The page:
• Law Lok Lam (羅樂林) as Lei Jian Fei (雷劍飛) aka God of Sword (劍仙). I had my doubts about him at the beginning. It was mostly due to the fact that he was too righteous, too strict, and too into keeping up the sect’s reputation. It made me feel there was something off. And I must admit that Lian Bi Xie made me have some doubts–like why there was such hatred and also what the Demonic Immortal said about him being the fake righteous type. So yeah, I was holding my breath–although I wanted to like him. Then just like that, he was killed off by Lei Gang. It was tragic but also quite frustrating.
  • Cheng Lui (鄭雷) as Demonic Immortal (魔仙). I thought he was going to be another hard enemy for them to deal with in the long run. Yet it turned out differently, mostly because he was driven to take Lian Bi Xie down, not caring about them being a threat as much. Then later, it was because he wanted his daughter to be happy. It was so unexpected that he turned out to be a likable character, considering how he caused some major problems at first too.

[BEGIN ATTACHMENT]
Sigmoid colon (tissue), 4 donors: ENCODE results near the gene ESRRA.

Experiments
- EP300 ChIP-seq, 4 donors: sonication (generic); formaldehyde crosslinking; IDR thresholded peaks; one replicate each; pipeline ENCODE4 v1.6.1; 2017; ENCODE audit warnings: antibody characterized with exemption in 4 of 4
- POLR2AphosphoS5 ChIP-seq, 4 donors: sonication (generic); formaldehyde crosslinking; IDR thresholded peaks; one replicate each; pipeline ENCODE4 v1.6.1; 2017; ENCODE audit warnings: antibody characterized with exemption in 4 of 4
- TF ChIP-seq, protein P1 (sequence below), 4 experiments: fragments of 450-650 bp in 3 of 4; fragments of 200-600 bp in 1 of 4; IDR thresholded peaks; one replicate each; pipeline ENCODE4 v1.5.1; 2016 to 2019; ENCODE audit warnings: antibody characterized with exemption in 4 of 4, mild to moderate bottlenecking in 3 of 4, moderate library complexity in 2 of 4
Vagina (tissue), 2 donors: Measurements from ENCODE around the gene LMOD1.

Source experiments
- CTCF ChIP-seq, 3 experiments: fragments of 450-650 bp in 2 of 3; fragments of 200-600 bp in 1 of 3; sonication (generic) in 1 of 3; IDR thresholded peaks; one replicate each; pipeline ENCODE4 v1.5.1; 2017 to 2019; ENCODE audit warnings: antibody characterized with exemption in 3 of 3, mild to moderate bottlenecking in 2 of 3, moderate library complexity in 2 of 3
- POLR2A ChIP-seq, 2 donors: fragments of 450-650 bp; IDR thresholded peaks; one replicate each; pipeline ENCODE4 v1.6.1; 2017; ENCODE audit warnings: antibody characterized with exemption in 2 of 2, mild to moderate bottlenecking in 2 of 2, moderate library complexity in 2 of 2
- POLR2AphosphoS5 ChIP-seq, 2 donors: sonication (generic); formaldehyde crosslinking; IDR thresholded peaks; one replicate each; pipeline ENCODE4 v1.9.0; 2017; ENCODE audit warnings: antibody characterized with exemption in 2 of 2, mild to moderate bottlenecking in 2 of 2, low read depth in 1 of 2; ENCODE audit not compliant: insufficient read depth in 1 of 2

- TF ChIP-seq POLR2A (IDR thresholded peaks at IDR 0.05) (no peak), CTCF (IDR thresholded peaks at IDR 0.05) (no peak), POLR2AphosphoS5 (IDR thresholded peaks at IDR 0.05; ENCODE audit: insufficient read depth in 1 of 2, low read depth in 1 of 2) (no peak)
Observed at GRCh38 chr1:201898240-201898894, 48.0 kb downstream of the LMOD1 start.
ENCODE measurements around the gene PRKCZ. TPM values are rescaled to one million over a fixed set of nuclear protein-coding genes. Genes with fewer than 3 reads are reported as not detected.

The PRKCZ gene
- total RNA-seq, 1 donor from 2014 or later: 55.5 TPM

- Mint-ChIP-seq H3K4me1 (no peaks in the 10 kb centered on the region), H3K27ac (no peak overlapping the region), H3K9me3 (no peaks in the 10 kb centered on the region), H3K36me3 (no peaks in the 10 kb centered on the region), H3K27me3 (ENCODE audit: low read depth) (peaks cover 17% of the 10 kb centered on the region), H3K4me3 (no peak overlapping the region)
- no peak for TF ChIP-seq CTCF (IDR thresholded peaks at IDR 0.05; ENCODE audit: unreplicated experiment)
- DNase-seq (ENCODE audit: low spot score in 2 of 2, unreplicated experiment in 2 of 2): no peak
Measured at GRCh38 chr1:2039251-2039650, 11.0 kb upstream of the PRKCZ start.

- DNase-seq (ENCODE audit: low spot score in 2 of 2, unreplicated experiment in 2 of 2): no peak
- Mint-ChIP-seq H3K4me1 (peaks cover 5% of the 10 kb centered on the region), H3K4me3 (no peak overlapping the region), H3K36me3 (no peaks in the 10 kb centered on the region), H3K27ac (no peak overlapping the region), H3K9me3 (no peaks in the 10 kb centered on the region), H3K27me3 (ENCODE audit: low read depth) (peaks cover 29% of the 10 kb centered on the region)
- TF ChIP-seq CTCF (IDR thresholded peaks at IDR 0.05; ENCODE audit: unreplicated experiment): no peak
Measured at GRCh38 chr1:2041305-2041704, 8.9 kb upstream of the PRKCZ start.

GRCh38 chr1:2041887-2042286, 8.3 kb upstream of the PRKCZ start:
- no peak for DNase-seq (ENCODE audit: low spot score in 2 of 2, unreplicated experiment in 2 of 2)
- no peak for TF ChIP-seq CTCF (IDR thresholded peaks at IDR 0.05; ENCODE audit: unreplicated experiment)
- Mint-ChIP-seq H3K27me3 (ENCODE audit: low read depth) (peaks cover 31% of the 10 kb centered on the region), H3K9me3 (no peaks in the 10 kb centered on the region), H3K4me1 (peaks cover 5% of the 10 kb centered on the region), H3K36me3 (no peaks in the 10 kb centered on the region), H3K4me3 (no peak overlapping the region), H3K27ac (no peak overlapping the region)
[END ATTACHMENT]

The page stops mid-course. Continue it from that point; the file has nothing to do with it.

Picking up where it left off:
Others:

  • Eddy Ko (高雄) as Mighty Sword, Wang Wu (大刀王五). Seriously, that was so sad that he just died like that. I understand it was because of the way the plot was and how his son was the main character of the series. Yet having him in it sort of brightened up the show a bit.
  • Cho Tat Wah (曹達華) as Drunken Beggar (醉乞). Omg, I can’t believe that he was only there for some episodes at the beginning. I thought he was going to be a major character that would influence Wu Ji hence the “drunken” part of the title. Yet it wasn’t so. Even if Wu Ji promised to practice his skills, the drunken martial arts was forgotten until like five minutes before the show ended (like said above). I loved his character, it made the corny humor less corny. It made me laugh when he was getting into mischiefs with Wu Ji. I know they couldn’t pause the plot at that point all the time, but I rather see them as a mischievous team from time to time than Lei Gang’s repetitive switching sides scenes.